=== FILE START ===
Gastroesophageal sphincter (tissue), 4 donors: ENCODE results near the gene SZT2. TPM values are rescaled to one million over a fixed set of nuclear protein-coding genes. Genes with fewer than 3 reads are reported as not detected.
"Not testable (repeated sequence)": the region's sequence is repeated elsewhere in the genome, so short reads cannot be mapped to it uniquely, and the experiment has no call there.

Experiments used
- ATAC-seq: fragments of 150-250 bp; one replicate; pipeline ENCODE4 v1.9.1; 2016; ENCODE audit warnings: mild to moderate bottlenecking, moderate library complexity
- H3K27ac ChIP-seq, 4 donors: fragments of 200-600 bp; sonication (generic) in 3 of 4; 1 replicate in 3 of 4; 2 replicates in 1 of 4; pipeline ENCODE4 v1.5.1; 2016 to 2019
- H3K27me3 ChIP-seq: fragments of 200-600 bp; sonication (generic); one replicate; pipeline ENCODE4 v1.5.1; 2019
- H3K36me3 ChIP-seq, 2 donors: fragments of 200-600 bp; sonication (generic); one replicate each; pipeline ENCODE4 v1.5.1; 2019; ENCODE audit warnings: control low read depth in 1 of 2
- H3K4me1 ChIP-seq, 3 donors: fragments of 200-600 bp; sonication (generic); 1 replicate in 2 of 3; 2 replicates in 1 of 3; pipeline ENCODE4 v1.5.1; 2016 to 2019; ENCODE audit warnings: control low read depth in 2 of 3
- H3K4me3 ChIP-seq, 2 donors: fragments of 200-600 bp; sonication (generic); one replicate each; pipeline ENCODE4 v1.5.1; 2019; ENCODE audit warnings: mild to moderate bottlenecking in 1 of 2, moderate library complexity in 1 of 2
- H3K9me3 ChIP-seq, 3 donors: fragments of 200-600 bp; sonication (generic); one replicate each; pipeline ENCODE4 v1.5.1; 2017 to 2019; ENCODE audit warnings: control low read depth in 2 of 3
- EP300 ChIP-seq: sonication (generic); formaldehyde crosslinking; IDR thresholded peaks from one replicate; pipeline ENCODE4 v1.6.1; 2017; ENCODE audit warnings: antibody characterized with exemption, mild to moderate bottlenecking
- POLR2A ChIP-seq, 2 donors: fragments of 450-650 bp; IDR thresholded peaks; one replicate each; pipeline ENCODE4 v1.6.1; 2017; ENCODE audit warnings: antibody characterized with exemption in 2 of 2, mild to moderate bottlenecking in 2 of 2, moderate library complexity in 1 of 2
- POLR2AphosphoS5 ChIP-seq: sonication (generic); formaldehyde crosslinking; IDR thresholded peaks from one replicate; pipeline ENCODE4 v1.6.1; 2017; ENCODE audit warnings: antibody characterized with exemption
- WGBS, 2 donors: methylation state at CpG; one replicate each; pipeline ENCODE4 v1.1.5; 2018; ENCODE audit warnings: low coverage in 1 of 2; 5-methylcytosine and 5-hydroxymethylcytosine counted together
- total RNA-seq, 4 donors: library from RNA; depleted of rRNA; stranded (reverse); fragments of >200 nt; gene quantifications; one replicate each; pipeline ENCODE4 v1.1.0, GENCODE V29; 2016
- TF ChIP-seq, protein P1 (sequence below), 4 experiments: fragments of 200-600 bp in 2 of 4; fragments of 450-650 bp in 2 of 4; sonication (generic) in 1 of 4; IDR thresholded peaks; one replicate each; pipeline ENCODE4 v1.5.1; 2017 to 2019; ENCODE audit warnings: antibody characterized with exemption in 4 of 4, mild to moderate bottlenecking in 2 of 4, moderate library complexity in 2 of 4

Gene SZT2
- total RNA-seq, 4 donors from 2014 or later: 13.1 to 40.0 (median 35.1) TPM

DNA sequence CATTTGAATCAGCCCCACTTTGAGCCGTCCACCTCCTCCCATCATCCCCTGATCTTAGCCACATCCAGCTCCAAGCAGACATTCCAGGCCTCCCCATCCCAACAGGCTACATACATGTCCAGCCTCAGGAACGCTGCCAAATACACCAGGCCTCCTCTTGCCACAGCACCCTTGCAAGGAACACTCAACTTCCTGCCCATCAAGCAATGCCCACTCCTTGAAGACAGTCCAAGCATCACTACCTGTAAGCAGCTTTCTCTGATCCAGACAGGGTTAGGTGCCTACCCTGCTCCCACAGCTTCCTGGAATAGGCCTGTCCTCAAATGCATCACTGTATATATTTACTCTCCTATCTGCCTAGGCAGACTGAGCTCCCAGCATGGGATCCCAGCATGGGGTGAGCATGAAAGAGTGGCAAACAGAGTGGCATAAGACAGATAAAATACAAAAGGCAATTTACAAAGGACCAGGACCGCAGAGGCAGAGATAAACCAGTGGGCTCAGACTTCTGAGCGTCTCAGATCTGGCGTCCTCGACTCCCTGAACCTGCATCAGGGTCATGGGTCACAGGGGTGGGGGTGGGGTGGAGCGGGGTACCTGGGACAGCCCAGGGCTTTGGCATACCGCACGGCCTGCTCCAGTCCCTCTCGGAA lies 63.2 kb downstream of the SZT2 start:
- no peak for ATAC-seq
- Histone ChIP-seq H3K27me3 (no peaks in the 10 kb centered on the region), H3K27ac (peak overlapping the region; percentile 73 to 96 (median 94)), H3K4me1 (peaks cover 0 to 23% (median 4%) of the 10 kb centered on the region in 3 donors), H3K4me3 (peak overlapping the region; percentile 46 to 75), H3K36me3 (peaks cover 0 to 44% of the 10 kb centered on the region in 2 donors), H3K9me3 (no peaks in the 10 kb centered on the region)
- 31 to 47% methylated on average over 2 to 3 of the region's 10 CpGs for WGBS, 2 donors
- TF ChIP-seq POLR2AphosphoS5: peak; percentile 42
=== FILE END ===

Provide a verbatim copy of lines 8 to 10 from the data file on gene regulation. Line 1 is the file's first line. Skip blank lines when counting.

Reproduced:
- H3K4me1 ChIP-seq, 3 donors: fragments of 200-600 bp; sonication (generic); 1 replicate in 2 of 3; 2 replicates in 1 of 3; pipeline ENCODE4 v1.5.1; 2016 to 2019; ENCODE audit warnings: control low read depth in 2 of 3
- H3K4me3 ChIP-seq, 2 donors: fragments of 200-600 bp; sonication (generic); one replicate each; pipeline ENCODE4 v1.5.1; 2019; ENCODE audit warnings: mild to moderate bottlenecking in 1 of 2, moderate library complexity in 1 of 2
- H3K9me3 ChIP-seq, 3 donors: fragments of 200-600 bp; sonication (generic); one replicate each; pipeline ENCODE4 v1.5.1; 2017 to 2019; ENCODE audit warnings: control low read depth in 2 of 3